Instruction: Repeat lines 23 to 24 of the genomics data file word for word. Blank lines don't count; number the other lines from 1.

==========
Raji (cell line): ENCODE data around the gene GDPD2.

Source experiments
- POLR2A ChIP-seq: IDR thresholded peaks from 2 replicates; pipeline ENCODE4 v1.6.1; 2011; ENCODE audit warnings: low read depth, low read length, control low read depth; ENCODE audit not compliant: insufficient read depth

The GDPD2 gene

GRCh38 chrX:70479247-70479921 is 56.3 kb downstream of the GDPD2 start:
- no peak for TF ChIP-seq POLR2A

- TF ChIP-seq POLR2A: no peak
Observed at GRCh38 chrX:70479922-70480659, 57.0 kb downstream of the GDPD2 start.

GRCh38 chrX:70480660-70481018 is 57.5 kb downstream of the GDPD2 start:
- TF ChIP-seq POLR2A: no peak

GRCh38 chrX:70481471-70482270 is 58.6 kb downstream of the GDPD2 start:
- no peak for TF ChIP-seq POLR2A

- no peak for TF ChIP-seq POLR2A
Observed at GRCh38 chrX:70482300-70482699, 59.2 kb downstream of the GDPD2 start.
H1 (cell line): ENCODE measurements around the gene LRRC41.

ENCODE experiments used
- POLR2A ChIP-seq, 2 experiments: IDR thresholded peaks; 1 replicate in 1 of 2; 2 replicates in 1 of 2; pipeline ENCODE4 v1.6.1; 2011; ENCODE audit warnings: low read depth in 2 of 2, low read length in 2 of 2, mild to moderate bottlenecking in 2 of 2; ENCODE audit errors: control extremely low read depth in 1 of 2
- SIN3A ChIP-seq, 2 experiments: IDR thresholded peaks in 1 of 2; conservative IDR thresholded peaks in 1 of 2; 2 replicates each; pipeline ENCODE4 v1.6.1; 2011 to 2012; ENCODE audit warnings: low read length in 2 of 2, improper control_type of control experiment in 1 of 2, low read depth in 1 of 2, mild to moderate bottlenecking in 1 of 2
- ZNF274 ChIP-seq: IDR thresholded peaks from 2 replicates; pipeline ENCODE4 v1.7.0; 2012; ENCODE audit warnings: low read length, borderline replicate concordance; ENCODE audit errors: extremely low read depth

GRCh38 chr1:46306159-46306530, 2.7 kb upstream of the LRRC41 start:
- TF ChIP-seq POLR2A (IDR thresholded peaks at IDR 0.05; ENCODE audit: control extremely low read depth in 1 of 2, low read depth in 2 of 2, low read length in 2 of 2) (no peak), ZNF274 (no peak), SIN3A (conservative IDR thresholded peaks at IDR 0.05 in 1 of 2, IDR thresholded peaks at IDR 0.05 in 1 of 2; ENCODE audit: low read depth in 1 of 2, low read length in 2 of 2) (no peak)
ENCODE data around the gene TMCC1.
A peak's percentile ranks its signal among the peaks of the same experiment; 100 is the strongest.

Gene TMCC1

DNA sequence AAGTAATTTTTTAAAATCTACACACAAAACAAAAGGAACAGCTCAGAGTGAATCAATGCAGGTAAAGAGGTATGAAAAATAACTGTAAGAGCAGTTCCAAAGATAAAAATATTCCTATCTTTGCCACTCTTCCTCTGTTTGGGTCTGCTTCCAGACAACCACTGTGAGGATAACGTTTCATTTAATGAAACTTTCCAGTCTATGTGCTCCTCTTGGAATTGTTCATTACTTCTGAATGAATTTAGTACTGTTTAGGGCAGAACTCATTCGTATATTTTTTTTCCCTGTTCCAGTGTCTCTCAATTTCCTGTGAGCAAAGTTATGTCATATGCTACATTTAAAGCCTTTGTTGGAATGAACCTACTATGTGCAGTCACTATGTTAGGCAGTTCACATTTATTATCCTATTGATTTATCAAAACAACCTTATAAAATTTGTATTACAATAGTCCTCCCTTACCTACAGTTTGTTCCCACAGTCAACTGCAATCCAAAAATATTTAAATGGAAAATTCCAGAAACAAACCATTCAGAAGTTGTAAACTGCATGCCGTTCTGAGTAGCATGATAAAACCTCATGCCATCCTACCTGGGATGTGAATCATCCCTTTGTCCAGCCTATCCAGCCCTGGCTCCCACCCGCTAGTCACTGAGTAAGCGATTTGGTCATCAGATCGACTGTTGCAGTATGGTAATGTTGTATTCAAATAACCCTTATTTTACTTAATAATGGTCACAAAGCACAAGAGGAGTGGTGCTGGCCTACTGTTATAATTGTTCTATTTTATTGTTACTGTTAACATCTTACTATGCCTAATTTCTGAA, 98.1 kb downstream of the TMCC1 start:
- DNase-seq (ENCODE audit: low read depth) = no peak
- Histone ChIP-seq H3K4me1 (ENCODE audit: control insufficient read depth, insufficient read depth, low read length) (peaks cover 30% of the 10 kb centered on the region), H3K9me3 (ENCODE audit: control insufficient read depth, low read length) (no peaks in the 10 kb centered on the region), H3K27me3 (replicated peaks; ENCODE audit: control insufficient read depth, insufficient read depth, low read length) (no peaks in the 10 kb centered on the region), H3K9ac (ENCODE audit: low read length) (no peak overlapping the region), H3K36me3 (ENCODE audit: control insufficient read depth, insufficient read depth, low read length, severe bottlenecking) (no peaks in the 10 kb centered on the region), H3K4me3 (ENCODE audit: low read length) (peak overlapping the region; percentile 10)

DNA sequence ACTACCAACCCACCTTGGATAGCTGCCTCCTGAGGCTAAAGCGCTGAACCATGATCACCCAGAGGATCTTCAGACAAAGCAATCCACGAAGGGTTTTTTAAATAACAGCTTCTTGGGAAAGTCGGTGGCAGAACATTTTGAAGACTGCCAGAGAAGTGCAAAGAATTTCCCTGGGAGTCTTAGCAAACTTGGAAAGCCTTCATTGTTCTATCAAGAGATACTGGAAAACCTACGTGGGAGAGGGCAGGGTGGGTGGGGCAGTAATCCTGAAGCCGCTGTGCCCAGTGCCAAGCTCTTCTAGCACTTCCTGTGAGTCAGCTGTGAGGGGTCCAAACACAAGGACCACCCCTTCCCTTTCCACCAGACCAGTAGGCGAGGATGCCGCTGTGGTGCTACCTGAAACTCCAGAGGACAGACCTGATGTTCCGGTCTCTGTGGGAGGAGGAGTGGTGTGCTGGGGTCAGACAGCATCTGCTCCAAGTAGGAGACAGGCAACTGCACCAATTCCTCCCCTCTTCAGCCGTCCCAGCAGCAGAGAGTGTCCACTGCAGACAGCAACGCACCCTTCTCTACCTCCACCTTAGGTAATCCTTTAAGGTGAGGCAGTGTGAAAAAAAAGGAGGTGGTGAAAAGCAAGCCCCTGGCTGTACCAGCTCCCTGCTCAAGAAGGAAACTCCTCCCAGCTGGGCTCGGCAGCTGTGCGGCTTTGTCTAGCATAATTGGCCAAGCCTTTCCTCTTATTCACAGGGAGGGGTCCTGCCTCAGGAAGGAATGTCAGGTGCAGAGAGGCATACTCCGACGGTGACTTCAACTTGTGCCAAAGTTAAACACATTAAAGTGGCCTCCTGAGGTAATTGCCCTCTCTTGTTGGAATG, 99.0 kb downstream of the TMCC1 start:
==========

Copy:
A peak's percentile ranks its signal among the peaks of the same experiment; 100 is the strongest.

Gene TMCC1